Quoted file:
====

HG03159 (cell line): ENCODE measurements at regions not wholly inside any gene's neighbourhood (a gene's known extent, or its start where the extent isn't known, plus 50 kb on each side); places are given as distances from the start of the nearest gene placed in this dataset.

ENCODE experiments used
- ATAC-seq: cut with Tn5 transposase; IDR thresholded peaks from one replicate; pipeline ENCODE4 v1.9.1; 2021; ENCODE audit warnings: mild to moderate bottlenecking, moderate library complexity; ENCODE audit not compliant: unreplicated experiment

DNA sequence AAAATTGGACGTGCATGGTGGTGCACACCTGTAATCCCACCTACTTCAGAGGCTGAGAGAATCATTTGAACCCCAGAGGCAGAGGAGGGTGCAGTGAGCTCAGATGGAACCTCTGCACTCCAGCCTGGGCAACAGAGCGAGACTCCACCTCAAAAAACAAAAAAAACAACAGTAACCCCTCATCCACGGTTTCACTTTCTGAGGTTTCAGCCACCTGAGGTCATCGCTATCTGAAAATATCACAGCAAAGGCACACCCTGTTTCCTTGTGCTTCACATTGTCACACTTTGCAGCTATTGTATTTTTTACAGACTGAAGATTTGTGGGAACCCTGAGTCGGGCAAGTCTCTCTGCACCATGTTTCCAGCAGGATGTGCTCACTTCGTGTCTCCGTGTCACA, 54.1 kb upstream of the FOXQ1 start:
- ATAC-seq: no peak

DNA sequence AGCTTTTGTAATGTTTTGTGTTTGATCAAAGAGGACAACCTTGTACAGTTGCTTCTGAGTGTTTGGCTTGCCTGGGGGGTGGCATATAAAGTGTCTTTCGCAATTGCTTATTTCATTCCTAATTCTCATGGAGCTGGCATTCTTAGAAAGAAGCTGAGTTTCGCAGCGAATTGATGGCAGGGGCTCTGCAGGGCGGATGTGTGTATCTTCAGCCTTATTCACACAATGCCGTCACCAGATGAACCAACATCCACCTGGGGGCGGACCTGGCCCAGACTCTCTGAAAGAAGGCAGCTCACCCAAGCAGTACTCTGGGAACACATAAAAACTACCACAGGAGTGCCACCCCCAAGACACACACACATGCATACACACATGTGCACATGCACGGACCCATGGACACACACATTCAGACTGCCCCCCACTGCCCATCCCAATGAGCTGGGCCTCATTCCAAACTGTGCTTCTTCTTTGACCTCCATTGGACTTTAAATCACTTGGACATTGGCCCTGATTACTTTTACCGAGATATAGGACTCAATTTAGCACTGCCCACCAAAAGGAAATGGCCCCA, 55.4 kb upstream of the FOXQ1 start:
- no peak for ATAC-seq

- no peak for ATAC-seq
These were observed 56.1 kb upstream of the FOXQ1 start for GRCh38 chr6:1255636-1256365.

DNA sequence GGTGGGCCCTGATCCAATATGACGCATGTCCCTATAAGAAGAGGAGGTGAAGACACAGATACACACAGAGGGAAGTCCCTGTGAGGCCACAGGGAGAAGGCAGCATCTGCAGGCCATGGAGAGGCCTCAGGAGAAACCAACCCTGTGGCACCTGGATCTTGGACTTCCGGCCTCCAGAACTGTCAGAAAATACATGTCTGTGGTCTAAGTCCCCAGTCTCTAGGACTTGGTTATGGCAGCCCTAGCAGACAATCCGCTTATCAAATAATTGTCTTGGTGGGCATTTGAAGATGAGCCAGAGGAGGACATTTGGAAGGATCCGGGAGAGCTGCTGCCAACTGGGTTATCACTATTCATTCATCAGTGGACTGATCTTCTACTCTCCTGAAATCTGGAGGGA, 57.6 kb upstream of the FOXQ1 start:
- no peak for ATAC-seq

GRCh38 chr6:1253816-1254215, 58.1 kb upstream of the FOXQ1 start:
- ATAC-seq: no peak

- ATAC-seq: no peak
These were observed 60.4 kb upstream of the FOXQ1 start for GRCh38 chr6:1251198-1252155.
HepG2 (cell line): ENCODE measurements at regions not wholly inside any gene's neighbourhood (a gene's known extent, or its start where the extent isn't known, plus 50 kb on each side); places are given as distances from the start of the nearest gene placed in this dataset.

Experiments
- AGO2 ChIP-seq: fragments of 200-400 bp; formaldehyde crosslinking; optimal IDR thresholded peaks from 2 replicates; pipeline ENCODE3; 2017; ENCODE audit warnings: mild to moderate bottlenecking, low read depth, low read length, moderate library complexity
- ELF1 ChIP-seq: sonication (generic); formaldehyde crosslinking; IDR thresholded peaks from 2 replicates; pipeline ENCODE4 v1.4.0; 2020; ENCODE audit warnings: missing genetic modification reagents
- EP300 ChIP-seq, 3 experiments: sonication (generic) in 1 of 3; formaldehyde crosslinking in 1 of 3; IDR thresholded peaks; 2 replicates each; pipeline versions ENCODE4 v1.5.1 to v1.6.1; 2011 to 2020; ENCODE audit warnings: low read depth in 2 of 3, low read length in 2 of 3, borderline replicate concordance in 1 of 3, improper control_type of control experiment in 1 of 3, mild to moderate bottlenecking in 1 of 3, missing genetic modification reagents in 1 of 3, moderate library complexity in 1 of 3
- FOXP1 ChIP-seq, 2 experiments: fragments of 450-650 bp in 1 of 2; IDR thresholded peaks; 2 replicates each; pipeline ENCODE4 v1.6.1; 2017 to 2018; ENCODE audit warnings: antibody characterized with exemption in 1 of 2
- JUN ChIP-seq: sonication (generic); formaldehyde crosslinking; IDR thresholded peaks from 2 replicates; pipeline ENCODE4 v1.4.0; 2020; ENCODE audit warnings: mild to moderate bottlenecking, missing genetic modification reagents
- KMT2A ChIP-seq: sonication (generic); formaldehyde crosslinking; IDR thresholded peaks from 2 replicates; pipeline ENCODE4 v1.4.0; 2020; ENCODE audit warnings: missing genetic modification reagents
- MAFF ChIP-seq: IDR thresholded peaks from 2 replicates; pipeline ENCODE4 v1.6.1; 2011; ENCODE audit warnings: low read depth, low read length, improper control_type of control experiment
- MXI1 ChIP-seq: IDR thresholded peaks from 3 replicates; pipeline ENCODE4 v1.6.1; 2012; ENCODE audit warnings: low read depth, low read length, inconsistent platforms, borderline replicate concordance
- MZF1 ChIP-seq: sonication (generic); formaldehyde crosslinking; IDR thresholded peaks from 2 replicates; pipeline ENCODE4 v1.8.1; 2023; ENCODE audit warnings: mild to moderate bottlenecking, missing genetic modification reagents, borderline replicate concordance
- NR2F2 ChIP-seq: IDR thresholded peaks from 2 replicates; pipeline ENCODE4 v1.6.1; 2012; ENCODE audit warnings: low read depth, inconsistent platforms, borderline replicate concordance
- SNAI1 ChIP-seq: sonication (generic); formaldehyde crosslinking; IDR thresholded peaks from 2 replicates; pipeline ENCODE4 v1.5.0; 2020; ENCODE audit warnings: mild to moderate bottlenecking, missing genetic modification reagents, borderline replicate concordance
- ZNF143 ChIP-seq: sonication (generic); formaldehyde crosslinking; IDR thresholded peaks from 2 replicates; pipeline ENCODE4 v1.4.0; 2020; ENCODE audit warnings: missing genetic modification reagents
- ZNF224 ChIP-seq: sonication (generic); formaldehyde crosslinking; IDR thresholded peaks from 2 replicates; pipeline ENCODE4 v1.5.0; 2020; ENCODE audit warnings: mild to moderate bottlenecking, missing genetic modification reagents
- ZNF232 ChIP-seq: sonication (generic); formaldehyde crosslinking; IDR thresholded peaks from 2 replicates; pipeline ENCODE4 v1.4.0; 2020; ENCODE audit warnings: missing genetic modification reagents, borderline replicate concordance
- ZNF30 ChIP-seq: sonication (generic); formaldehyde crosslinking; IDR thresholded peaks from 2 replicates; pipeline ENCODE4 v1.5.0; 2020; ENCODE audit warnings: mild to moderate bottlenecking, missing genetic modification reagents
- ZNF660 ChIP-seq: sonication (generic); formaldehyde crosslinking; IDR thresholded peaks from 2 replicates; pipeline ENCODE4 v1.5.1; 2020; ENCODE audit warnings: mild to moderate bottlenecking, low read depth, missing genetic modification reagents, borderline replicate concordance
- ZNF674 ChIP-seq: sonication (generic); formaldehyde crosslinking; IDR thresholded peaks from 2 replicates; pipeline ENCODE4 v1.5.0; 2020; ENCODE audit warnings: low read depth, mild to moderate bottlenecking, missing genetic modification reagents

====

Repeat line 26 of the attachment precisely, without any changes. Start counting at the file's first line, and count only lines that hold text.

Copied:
- MZF1 ChIP-seq: sonication (generic); formaldehyde crosslinking; IDR thresholded peaks from 2 replicates; pipeline ENCODE4 v1.8.1; 2023; ENCODE audit warnings: mild to moderate bottlenecking, missing genetic modification reagents, borderline replicate concordance